NCSA Director Bill Gropp Named AAAS Fellow

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Dr. William “Bill” Gropp is Director of NCSA in Illinois

Today NCSA Director and Chief Scientist Bill Gropp and NCSA Faculty Affiliate Narayana Aluru were both named Fellows of the American Association for the Advancement of Science (AAAS).

The AAAS is the premier society representing all of science and it is a leader in communicating science to the public. I’m proud to be a member and I am honored by this recognition,” said Gropp.

Election as a AAAS Fellow is an honor bestowed upon AAAS members by their peers. This year, 416 members have been awarded this honor by AAAS because of their scientifically or socially distinguished efforts to advance science or its applications. New Fellows will be presented with an official certificate and a gold and blue (representing science and engineering, respectively) rosette pin on Saturday, 16 February from 8:00 a.m. to 10:00 a.m. Eastern Time at the AAAS Fellows Forum during the 2019 AAAS Annual Meeting in Washington, D.C. and will be formally announced in the AAAS News & Notes section of the journal Science on 29 November 2018.

Gropp was elected as a AAAS Fellow for his distinguished contributions to scalable algorithms and software for high performance computing.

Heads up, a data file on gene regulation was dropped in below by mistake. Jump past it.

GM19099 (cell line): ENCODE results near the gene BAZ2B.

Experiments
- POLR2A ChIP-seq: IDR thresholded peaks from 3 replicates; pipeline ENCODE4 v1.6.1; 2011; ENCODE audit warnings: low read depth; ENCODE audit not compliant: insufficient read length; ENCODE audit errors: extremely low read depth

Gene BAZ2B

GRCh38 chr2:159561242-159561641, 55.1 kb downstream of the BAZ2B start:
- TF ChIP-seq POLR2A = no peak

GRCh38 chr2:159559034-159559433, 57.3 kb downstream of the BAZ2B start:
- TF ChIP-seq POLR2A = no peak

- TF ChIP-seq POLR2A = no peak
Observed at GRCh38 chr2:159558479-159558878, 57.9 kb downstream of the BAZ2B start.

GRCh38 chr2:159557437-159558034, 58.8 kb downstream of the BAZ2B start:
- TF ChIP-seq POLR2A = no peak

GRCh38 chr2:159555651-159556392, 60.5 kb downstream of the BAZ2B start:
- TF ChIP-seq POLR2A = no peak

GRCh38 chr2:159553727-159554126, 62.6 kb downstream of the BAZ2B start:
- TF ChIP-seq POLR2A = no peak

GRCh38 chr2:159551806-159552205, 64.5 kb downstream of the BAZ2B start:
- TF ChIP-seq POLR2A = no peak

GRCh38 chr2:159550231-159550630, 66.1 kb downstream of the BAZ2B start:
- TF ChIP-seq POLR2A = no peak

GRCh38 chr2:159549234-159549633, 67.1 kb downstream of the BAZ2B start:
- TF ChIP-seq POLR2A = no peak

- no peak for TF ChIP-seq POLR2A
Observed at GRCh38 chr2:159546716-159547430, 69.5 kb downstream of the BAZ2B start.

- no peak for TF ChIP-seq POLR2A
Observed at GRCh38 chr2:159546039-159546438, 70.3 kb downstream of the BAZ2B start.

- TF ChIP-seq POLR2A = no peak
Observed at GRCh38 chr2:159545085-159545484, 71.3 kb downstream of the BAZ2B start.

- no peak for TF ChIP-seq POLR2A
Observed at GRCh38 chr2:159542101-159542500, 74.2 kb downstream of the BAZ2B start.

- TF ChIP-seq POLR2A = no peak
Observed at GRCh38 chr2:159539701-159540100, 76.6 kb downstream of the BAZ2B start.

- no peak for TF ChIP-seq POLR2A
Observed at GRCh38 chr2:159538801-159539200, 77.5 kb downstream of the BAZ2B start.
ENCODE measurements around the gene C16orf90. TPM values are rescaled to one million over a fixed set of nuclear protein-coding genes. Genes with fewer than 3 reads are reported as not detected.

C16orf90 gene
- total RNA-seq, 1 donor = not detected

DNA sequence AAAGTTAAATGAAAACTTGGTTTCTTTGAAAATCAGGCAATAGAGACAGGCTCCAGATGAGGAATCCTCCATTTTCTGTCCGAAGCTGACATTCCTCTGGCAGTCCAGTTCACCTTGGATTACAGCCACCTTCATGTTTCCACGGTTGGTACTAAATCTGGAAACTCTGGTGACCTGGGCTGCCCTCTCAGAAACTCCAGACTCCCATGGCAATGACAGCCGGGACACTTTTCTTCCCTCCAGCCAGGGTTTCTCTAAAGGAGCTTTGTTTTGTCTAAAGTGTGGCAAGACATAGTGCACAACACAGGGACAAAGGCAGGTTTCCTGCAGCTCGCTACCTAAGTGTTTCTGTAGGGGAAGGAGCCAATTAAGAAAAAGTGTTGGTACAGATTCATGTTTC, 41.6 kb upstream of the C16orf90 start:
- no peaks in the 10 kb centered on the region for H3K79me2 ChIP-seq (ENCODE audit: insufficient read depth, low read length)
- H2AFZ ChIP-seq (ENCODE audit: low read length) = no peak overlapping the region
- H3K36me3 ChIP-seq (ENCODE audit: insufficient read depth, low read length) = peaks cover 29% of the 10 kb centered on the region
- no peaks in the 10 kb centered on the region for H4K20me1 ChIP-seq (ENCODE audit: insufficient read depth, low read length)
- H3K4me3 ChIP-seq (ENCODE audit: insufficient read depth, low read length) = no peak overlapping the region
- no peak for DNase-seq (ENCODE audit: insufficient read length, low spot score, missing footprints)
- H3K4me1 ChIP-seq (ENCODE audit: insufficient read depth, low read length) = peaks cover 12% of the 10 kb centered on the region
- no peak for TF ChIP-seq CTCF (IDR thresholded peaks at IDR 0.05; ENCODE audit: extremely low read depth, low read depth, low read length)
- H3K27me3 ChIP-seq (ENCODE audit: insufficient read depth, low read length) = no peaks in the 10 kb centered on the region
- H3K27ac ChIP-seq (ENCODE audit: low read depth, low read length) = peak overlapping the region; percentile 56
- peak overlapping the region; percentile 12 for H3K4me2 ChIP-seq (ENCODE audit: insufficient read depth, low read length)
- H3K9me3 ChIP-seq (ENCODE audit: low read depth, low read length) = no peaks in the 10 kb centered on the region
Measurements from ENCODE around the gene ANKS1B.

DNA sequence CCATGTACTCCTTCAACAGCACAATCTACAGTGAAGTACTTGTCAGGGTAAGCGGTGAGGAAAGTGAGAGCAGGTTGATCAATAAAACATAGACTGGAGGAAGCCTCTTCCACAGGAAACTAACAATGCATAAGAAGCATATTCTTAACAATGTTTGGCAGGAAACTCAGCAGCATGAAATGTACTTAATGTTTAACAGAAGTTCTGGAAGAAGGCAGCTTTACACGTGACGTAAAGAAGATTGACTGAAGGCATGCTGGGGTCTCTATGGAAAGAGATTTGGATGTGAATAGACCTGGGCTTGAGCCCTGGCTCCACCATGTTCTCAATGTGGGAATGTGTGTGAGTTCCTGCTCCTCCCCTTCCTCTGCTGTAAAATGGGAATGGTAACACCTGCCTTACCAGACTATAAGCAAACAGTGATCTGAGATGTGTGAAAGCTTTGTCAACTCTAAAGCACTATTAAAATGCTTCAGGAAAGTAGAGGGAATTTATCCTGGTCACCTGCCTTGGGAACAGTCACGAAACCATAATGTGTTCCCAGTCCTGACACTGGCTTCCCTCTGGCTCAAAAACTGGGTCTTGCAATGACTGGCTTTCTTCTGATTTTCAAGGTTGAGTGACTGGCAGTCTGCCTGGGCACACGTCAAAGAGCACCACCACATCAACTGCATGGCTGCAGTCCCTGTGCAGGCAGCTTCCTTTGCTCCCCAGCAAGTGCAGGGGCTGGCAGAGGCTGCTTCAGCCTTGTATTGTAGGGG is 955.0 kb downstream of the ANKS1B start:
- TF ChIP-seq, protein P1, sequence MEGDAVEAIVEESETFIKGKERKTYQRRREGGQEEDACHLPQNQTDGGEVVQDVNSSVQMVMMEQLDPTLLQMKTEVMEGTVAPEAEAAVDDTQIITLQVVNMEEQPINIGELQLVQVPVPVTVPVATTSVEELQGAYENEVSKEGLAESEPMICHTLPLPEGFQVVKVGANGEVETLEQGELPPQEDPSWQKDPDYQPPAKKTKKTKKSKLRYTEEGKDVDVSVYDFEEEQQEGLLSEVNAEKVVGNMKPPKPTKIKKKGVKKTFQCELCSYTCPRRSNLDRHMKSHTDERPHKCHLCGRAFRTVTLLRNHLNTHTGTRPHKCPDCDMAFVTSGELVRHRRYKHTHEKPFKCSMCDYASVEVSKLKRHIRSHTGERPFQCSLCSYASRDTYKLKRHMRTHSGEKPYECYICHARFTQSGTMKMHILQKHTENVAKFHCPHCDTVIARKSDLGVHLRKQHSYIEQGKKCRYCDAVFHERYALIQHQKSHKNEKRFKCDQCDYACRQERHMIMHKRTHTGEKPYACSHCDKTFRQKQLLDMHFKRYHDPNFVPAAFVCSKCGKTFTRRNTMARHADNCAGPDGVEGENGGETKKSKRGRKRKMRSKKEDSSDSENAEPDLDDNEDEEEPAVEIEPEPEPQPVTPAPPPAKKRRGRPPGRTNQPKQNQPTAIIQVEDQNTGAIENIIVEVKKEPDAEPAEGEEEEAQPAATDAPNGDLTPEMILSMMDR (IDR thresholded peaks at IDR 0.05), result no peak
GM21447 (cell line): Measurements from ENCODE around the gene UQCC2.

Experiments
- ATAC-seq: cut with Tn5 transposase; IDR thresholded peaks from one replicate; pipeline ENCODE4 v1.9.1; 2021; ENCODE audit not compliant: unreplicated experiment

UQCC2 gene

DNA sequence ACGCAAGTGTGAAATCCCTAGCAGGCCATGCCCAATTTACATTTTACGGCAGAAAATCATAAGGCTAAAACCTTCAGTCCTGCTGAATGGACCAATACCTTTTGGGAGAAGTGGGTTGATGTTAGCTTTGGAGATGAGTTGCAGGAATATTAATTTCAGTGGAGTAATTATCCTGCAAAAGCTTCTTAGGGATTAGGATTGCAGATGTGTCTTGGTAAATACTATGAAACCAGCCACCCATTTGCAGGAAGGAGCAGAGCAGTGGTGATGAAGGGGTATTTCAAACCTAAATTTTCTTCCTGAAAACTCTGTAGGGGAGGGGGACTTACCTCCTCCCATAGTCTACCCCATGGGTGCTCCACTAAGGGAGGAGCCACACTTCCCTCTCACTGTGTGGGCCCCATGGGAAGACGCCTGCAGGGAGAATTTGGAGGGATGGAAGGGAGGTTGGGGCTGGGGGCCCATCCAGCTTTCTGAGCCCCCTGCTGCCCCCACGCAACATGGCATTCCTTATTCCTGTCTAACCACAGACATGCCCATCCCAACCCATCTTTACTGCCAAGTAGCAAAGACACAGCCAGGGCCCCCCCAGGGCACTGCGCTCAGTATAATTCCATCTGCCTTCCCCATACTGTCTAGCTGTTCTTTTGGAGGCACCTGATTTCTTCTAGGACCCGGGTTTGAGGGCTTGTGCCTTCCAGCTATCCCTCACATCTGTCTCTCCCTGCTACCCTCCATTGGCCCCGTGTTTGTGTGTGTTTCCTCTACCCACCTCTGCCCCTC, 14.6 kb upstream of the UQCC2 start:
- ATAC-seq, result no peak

Throughout his nearly 40-year career, Gropp has explored parallel computing, software for scientific computing, numerical methods for partial differential equations, and the development of efficient and scalable parallel algorithms for the solution of linear and nonlinear equations. He has played a major role in the development of the MPI message-passing standard and was one of the designers of the PETSc parallel numerical library. Gropp is also recognized as a fellow of the ACM, IEEE, SIAM, and an elected a member of the National Academy of Engineering.

Dr. Narayana Aluru, NCSA Affiliate from the Department of Mechanical Science and Engineering, was selected in the Engineering section for his outstanding contributions to computational, physical, and engineering aspects of nanofluidics and micro/nanoelectromechanical systems including the development of novel multiphysics and multiscale methods.

The tradition of AAAS Fellows began in 1874. Currently, members can be considered for the rank of Fellow if nominated by the steering groups of the Association’s 24 sections, or by any three Fellows who are current AAAS members (so long as two of the three sponsors are not affiliated with the nominee’s institution), or by the AAAS chief executive officer. Fellows must have been continuous members of AAAS for four years by the end of the calendar year in which they are elected. AAAS Fellow’s lifetime honor comes with an expectation that recipients maintain the highest standards of professional ethics and scientific integrity.

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